19 zero-day vulnerabilities dubbed Ripple20 were found in the TCP/IP stack of IoT specific software from Treck. This puts millions of IoT devices at risk as the software designed to enable internet connections is riddled with vulnerabilities itself.
According to the disclosure by JSOF, Ripple20 vulnerabilities are unique both in their widespread effect and impact magnified by the supply chain factor. The vulnerabilities allows attackers to bypass NAT and firewalls and take control of devices undetected, with no user interaction required. Once a user is able to connect to a target device, they can paralyse or run malicious code. Affected devices range from power supply systems in data centres to the programmable logic controllers.
Here’s a comment from Scott Caveza, Research Engineering Manager at Tenable on Ripple20
“Ripple20 is a set of 19 vulnerabilities discovered by JSOF. The vulnerabilities exist in the TCP/IP software library developed by Treck, Inc. Since these vulnerabilities exist in a low-level TCP/IP stack used by dozens of vendors and devices, it’s difficult to determine how many vendors will acknowledge, let alone release patches for affected devices. Adding to the difficulty, many of these are IoT/SCADA devices, which may be difficult to patch or upgrade. At the time the report was released, eight vendors were confirmed to be affected, five were listed as not affected and an overwhelming 66 are still pending.
JSOF notes that the affected library exists in sensitive devices, such as those found in industrial control applications, medical devices, power grids, oil and gas and more. As concerning as these 19 vulnerabilities are, this report highlights an often overlooked security concern: vendors reusing and repurposing common software libraries. This practice creates challenges when it comes to identifying and patching logic and security issues in code, as it becomes a vendor-specific issue. A fix for one vulnerability might have multiple solutions from various vendors, and it’s possible specific patch attempts could open up additional attack vectors if not properly implemented.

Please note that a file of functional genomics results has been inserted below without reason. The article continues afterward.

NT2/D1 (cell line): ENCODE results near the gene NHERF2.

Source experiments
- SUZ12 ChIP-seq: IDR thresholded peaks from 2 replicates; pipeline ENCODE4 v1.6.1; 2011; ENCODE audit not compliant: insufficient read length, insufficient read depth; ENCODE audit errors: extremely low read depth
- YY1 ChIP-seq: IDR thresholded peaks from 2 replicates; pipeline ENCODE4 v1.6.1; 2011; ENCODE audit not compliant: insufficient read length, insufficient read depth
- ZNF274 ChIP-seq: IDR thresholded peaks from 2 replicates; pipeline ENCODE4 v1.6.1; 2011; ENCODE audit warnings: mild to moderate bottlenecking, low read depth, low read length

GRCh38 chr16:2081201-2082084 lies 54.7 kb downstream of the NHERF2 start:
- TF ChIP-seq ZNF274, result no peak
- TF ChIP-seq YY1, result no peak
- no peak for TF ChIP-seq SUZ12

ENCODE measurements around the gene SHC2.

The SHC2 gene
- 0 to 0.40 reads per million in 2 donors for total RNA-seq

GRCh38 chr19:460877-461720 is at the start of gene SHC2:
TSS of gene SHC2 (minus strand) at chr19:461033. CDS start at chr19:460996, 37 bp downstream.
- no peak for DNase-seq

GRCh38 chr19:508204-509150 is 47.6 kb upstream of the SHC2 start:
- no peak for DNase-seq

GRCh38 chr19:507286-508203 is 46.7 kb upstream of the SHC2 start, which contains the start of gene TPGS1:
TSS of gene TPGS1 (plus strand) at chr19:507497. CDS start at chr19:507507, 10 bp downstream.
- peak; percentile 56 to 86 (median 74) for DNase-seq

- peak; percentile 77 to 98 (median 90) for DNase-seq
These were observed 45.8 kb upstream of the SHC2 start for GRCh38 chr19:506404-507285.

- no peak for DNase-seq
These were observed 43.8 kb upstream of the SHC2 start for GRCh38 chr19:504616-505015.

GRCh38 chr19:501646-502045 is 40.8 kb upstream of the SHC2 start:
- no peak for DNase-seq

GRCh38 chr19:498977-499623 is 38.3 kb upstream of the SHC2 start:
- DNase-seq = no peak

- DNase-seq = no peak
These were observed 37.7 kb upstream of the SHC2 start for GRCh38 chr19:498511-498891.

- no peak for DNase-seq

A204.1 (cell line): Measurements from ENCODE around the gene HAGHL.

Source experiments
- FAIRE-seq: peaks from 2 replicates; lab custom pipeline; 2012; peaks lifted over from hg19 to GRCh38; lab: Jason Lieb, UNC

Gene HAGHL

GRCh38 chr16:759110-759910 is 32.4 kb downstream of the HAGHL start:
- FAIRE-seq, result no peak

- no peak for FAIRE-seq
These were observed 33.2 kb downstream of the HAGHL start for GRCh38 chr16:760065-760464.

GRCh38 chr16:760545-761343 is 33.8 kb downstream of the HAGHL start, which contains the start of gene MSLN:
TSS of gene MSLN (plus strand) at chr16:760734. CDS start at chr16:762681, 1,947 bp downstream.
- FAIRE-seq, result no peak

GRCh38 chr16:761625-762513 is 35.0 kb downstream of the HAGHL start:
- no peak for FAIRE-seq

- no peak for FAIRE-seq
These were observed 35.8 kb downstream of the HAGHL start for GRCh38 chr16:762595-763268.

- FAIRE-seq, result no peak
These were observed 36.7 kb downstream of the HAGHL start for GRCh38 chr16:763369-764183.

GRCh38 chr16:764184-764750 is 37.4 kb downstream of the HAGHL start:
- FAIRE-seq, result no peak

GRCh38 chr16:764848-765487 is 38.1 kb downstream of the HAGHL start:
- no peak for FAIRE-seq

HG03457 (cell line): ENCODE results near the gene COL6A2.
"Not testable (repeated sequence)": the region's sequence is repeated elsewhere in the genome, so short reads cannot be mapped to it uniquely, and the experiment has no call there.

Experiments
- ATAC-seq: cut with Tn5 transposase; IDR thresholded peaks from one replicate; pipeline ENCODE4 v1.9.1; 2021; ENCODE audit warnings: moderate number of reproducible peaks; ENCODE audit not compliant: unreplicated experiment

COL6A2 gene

The JSOF report on Ripple20 includes several risk scenarios of how these vulnerabilities can be used individually or in a chained attack, including an outside attacker taking control over an internet-facing device. The most severe of these vulnerabilities include two remote code execution flaws (CVE-2020-11896, CVE-2020-11901) and an out-of-bounds (OOB) write vulnerability (CVE-2020-11897). These vulnerabilities do not require any user interaction and many of the packets would look like legitimate TCP/IP traffic, likely to go undetected by intrusion detection systems (IDS) or intrusion prevention systems (IPS).“